[N]o matter how desperately our nation's mythologizers might wish
it had never happened, King Philip's War will not go away. The
fourteen bloody months between June 1675 and August 1676 had a
vast, disturbing impact on the development of New England and,
with it, all of America.
On August 12, 1676, Church's company of rangers conducted an operation that resulted in the killing of King Philip by one of Captain Benjamin Church's allies -- a Native American named John Alderman. Philip's body was "then butchered in a manner standard with English punishment for treason." The body was drawn and quartered. The war effectively ended soon after the death of King Philip though skirmishes continued in far northern New England into 1678. In the greater part of the war theater in southern New England, the war ended on August 28, 1676 when Captain Benjamin Church succeeded in capturing one of King Philip's chief captains, Anawan, the war chief of the Pocasset people at the site of what is now known as "Anawan Rock" in Rehoboth, Massachusetts. Philbrick tells the full story of the capture of Anawan in Mayflower at pages 338 - 344 and it does not end well for Anawan for he was beheaded while Church was away discussing the possibility of his taking a company to Maine to assist in hostilities against the Abenakis. Church had hoped to turn Anawan to his side as an ally in the fight against the Abenakis, but that was not to be.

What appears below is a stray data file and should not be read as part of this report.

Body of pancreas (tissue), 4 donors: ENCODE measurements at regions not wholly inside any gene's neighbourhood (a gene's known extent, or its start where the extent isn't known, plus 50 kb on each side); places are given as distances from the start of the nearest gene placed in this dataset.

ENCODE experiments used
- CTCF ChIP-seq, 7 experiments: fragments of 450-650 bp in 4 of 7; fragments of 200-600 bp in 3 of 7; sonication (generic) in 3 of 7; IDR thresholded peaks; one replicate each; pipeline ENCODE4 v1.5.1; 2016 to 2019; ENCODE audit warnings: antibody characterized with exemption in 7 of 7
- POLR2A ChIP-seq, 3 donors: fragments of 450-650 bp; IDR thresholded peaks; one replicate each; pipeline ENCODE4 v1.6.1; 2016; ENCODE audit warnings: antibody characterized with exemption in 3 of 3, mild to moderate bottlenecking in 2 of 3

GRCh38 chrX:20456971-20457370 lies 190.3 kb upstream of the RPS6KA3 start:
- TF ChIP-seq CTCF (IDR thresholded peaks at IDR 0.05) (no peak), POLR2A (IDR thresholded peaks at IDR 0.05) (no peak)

Philbrick's closing words about Benjamin Church are as follows (Mayflower, 357-58) . . .